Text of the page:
The ideal time to harvest is between March and April. While this is far from
December when mistletoe is most used, you can store it until then. So don’t worry.
The early spring guarantees that the berries are ready to be plucked.
Mistletoe will be ready after 3-4 years and will likely need pruning by then. It’s a very hardy plant so don’t be scared to give it a good trim.
You can harvest it by saving the berries and then collecting the seeds for sowing again or you can prune the entire plant for decor.
Mistletoe is very easy to grow once you get a small culture started. In some states, like CA, it’s considered to even be invasive so you need to be careful with it.
It doesn’t need care other than the host plant because that’s where it gets everything it needs.
Female berries are white. The signature red berries belong to the V. Cruciatum species.
The male plants will still be an important source of pollen for bees, ants, butterflies, birds, and more.
Use a sharp, sterilized pair of scissors to cut the sprigs you need for holiday decor or presentations. If you need to store mistletoe, they go well in the fridge for a few weeks when wrapped in a sandwich bag.
Be sure not to contaminate your foods because you don’t wanna ingest it.
Growing in pots
Mistletoe doesn’t grow well in pots because the host plant doesn’t grow well in pots.
Unless you’re planting a large shrub inside your house. You should plant only outside so it gets the sunlight it needs to gain energy.
For this reason, you shouldn’t plan indoors if possible to maximize successful rooting/germination.
As discussed above, you should plant mistletoe where it belongs- outside on a host plant!
While it’s possible to grow it indoors, it’s not easy. Since it already has such a long germination time, why take risks?
Mistletoe doesn’t need any specific winterizing. If it grows with the host plant in the right zone, it can tolerate the cold.
By nature, it can handle temperatures as high 90F as low as 20F. But it prefers temperatures in the 60F range.
So you don’t need to worry about protecting it from the cold. The range is wide and depends on the available shade, type of mistletoe, local environment, humidity, and water production.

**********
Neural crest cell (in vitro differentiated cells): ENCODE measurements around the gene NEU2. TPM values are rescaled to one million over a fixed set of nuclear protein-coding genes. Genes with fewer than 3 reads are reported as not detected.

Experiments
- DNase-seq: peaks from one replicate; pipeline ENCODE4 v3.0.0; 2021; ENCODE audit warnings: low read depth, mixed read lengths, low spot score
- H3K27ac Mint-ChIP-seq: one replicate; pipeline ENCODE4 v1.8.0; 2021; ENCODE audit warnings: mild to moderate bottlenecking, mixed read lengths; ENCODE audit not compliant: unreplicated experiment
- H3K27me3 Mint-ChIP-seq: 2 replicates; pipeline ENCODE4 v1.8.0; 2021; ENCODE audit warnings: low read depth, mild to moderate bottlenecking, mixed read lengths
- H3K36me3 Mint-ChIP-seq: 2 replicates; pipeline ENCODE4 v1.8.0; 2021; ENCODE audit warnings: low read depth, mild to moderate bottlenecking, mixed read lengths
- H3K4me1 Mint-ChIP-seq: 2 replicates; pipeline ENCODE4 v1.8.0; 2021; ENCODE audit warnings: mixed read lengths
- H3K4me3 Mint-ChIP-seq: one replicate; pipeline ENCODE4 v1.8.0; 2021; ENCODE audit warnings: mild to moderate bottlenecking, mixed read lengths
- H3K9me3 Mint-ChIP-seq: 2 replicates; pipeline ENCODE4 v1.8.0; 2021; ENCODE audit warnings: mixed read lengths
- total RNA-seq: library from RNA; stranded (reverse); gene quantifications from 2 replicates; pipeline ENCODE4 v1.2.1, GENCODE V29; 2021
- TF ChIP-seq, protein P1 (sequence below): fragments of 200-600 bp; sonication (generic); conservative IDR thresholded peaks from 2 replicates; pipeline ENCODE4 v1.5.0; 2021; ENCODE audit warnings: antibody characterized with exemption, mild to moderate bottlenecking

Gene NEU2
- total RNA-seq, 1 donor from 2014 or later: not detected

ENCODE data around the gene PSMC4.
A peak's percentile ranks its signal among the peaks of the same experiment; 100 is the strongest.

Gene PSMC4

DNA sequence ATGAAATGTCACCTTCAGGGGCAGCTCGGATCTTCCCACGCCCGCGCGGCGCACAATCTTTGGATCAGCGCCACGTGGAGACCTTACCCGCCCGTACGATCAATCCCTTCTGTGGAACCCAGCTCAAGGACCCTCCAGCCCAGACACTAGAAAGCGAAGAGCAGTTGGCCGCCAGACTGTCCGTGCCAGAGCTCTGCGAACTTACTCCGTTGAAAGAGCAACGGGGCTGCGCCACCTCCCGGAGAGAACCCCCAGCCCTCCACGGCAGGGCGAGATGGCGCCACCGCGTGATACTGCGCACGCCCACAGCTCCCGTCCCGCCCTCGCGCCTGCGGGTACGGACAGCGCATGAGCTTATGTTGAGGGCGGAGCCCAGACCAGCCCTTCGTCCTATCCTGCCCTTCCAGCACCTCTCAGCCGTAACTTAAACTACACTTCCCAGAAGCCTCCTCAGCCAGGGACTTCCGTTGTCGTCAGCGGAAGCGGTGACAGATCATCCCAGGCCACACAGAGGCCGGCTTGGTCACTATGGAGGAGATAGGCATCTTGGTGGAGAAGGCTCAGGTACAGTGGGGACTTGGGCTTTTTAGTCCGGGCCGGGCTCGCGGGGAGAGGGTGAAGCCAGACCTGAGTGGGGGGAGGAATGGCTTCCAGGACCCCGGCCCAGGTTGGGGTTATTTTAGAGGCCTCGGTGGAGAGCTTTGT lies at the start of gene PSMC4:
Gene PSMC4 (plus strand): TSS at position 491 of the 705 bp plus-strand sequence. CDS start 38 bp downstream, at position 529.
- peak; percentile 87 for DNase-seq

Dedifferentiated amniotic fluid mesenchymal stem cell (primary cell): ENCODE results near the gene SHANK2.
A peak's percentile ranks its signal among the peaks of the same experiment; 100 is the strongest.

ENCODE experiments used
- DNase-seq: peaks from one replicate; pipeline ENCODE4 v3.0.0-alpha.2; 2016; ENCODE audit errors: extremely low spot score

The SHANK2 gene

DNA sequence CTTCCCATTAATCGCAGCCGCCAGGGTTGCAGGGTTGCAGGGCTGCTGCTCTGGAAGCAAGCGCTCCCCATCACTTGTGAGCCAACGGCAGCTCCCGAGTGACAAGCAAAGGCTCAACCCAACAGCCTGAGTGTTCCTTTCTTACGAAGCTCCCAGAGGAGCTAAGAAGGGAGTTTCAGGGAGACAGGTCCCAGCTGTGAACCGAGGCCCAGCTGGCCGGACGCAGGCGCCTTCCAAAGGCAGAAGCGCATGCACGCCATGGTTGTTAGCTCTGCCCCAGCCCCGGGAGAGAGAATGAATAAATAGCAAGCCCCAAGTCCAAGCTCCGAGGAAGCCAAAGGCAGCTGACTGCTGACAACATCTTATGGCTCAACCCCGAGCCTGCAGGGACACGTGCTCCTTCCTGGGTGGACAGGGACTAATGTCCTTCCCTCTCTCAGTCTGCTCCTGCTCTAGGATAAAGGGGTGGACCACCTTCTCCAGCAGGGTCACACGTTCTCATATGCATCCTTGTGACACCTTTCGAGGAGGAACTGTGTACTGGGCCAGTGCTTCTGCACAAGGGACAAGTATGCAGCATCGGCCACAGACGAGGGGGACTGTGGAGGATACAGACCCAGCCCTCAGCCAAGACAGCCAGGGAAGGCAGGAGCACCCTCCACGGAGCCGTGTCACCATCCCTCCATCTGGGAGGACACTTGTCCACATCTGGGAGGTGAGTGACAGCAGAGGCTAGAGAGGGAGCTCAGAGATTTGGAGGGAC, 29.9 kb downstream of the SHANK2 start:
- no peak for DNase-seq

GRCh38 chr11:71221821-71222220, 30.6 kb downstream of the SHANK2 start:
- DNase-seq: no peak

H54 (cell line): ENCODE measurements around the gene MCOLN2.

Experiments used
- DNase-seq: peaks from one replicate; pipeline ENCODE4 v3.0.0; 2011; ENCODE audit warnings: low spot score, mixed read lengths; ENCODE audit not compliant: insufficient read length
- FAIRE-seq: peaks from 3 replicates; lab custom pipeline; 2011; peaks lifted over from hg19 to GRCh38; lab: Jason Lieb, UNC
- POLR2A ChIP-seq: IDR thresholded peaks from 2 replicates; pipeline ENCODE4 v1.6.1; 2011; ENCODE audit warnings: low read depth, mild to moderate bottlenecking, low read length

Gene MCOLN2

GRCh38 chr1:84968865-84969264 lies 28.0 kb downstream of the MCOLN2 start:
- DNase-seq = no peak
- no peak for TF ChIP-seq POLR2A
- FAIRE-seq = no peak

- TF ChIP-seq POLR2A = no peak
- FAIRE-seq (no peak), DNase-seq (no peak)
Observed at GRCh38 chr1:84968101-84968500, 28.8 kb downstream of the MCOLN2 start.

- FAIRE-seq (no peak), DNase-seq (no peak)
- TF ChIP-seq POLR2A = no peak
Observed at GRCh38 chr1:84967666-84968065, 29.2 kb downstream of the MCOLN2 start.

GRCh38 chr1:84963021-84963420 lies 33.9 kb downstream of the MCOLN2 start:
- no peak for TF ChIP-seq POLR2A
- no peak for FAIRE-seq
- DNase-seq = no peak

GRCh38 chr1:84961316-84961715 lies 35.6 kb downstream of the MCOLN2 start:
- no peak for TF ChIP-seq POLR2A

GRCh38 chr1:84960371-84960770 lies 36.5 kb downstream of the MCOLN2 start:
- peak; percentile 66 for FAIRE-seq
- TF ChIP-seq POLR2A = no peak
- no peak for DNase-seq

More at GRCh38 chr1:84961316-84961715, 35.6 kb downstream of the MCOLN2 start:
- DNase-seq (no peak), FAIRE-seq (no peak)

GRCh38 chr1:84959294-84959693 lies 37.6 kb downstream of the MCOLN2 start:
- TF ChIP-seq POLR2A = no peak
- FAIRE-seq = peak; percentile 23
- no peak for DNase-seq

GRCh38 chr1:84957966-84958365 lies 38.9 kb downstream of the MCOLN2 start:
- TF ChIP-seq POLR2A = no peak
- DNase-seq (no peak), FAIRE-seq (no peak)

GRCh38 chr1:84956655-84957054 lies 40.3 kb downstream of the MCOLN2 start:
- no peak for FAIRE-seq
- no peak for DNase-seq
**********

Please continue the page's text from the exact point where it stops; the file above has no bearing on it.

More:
Mistletoe will only tolerate being paired with its host plant. Don’t plant anything nearby in the same cutting that it’s sitting in.
This is a sole, lone plant. It’ll likely choke other plants if you try to plant them together.
Don’t plant with
Don’t plant with any other plants other than the list of host plants.
The issue with pests is that they infest the host plant rather than the mistletoe.
This is because the host plant will start to show signs of weakness, which means it’ll become more susceptible to pest infestation.
The only way to keep bugs out is to keep your host plant in good shape.
Similar to dealing with pests, the plant is only vulnerable the bugs that eat your host plant. Take care of the primary plant that supplying your mistletoe is what you need to care for.
Mistletoe is a low maintenance plant that requires little to no care. This is why it’s so appealing to grow your own. Then you never need to buy it again.
Oh, you buy it? I grow it! Now that’s a coffee table convo.
Mistletoe can be used for decor or just to have on your treetops like a bunch of winter snowballs. Or you can pick them off and give them to friends. When you’re ready to harvest, use some scissors or pruners to clip off the sprigs you need.
You can also create displays using wire, ribbons, or baskets.
Commonly asked questions about mistletoe
This section covers some basic tips and tricks for mistletoe TLC. These plants basically care for themselves should be pretty much self-explanatory.
Can I grow my own mistletoe?
Yes, you can grow your own, but you’ll need a berry or a few seeds that are viable for planting.
It’ll take quite some time before it roots and you have any harvestable decor. So if you need it by next season, you should just buy mistletoe instead.
Can you grow mistletoe in any tree?
There are some host plants that mistletoe prefers and will grow much more efficiently compared to others.
Check out the list of preferred plants for mistletoe above. It needs to be some kind of oak that grows in the same native zone as mistletoe or else it’ll wither while the mistletoe thrives.
Then the mistletoe will wither too once the host can no longer support nutrients for it.
Note that mistletoe can’t grow anywhere- you need to plant in it the right hardiness zone and use the right host plant.
How long will mistletoe last?
It can be stored in an airtight bag in the fridge for several days. It is meant to be cut and then displayed immediately after so you have the greenest leaves possible.
The berries can be collected to replant at the end of the season so you can regrow mistletoe from seed as needed.
Can you grow mistletoe anytime?
If you’re in the right hardiness zone, you can grow it throughout the year and then harvest it during the winter for decor.
If you need to use it before winter, it can be pruned back and then used.
The berries can only be harvested in the spring, but the mistletoe foliage and spurs?
You can grab them anytime you need them. Just leave the roots in the host and you’re good.
- Mistletoe science and folklore – MSU Extension
- Mistletoe – UF/IFAS Extension – University of Florida
Grow your own mistletoe
Growing mistletoe is pretty easy if you’re patient.
For most people who just use it once per year as holiday decor, it’s more efficient to just buy cuttings from the nursery.
For those that want to grow those big spheres of mistletoe on their canopies, it may be a fun little project.
If you have any questions, post them in the comments!
I’ve always been interested in gardening, but I never took it seriously until I was forcefully gifted an orchid. This was what got me into the hobby and I’ve never looked back. I enjoy writing about it, but not nearly as much as getting into the dirt and sculpting the perfect decorative ornamental to enjoy for the times.